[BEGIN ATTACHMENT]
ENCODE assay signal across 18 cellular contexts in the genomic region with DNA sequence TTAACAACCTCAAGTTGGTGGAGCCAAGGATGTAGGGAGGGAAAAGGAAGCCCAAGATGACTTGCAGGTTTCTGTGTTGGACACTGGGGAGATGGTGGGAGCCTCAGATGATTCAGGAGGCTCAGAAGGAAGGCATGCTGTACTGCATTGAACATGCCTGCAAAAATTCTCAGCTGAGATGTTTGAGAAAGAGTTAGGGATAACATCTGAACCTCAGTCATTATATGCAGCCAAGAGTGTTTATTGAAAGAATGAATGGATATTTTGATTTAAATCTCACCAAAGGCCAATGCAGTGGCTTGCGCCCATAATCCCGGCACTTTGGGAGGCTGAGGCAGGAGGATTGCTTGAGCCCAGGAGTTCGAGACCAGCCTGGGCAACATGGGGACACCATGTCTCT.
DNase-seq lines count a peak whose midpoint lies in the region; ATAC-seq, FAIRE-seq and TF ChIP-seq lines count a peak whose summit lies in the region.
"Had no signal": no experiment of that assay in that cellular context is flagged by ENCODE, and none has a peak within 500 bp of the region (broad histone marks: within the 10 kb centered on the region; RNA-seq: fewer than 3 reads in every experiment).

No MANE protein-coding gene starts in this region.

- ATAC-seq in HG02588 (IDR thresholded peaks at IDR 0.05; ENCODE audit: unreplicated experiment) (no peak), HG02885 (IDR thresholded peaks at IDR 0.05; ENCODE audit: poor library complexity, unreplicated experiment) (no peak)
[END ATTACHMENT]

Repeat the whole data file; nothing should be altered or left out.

ENCODE assay signal across 18 cellular contexts in the genomic region with DNA sequence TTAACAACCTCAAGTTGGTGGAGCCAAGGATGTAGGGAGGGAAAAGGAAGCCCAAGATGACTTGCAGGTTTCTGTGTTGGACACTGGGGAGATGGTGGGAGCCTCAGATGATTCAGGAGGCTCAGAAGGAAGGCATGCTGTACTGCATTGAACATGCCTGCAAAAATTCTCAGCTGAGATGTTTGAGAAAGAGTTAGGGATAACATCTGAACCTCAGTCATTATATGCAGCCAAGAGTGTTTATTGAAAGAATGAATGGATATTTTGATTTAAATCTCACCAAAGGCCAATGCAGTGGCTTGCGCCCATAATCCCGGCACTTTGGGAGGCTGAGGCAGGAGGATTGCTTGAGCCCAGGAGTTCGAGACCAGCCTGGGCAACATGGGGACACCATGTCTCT.
DNase-seq lines count a peak whose midpoint lies in the region; ATAC-seq, FAIRE-seq and TF ChIP-seq lines count a peak whose summit lies in the region.
"Had no signal": no experiment of that assay in that cellular context is flagged by ENCODE, and none has a peak within 500 bp of the region (broad histone marks: within the 10 kb centered on the region; RNA-seq: fewer than 3 reads in every experiment).

No MANE protein-coding gene starts in this region.

- ATAC-seq in HG02588 (IDR thresholded peaks at IDR 0.05; ENCODE audit: unreplicated experiment) (no peak), HG02885 (IDR thresholded peaks at IDR 0.05; ENCODE audit: poor library complexity, unreplicated experiment) (no peak)